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Apple releases hacker friendly iPhones, plots Mac Bug Bounty Sources




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Does Apple open up?

Seen from a cybersecurity perspective, it looks like this. Later this week on Black Hat security conference in Las Vegas, Apple announces plans to give security researchers special iPhones that will help them find weaknesses in the smartphone, Forbes has learned, and will also announce an Apple Mac bounty, so everyone sources that find vulnerabilities in macOS will be rewarded, sources claim, Apple declined to comment.

iPhones will be given to rock star hackers participating in the Cupertino company's only invitation-error bounty program where pairs of participants reveal bugs in Apple products in return for money. The payment can go as high as $ 200,000, announced at the Black Hat Conference 2016.

What makes these iPhones special? A source with knowledge of the Apple announcement said that they would essentially be "dev devices." Think of them as iPhones that allow the user to do much more than they could on a traditionally locked iPhone. For example, it should be possible to search for parts of the Apple operating system that are not easily accessible on a commercial iPhone. In particular, the special devices can allow hackers to stop the processor and inspect the memory for vulnerabilities. This will allow them to see what happens at the code level when attempting an attack on iOS code.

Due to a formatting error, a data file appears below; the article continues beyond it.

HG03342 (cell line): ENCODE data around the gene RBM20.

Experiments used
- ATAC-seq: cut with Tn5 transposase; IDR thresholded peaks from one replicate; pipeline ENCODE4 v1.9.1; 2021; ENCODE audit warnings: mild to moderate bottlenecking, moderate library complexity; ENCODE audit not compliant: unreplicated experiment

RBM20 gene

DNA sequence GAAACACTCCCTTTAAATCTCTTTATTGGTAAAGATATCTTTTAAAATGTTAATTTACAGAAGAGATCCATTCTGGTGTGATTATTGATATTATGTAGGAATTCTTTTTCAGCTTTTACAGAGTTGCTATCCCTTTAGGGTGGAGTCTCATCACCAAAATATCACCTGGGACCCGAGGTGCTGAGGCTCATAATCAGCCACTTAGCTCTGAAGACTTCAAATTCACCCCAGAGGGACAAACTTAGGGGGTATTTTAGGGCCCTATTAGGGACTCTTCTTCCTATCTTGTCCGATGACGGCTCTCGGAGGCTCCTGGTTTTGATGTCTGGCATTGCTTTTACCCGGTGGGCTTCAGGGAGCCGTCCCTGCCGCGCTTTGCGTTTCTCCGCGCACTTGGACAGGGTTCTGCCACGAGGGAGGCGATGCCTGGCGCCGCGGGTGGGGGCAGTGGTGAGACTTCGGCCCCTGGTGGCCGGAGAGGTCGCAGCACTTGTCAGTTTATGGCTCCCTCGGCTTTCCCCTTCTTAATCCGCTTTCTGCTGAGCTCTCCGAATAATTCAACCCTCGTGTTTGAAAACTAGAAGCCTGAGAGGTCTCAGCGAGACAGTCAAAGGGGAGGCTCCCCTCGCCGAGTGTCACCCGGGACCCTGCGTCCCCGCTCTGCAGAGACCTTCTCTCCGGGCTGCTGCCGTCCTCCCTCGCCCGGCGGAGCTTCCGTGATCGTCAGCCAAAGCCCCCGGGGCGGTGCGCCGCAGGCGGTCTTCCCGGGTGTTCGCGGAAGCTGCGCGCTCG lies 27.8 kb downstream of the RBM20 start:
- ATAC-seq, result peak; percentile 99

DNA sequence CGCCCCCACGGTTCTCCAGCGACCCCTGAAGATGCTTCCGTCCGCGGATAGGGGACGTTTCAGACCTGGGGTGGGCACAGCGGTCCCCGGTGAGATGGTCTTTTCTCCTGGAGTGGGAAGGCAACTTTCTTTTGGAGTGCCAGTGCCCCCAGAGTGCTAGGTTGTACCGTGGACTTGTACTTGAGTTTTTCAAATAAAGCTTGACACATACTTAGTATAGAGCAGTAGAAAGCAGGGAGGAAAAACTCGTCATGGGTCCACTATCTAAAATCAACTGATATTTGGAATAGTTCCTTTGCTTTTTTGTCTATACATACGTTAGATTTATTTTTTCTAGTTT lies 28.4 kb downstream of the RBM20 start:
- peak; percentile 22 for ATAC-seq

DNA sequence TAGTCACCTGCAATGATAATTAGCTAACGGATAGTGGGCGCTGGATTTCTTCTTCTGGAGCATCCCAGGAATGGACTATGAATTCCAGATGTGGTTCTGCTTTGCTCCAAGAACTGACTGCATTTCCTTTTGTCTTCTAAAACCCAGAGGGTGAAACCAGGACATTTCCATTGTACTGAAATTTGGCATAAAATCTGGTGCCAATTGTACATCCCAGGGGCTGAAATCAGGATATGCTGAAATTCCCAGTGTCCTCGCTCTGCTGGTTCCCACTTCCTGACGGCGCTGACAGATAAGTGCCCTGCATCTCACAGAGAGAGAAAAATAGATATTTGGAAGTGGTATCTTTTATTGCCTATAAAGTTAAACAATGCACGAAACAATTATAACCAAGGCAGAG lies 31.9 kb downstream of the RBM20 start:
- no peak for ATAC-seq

But they will not be exactly the same as the iPhones Apple's internal staff uses. They are going to be "small" versions, without the same level of openness that Apple's security team enjoys, a source said. For example, Apple is unlikely to allow hackers to decrypt iPhone firmware, the software that underpins much of the device's functionality.

In addition to trying to increase iPhone security, the move could also be a reaction to leaks from dev devices, which have subsequently been sold on the black market. They have proven useful for hackers in recent years, according to a report by Vice Motherboard . While the possibility of leaks on iPhone devices may increase with this latest strategy, Apple is wooing the people on its bounty program and will likely still retain some control over the dev phones. The announcement can also be seen as the tech giant trying to thwart underground sales.

Apple Mac bug bounty & # 39; a no brainer & # 39;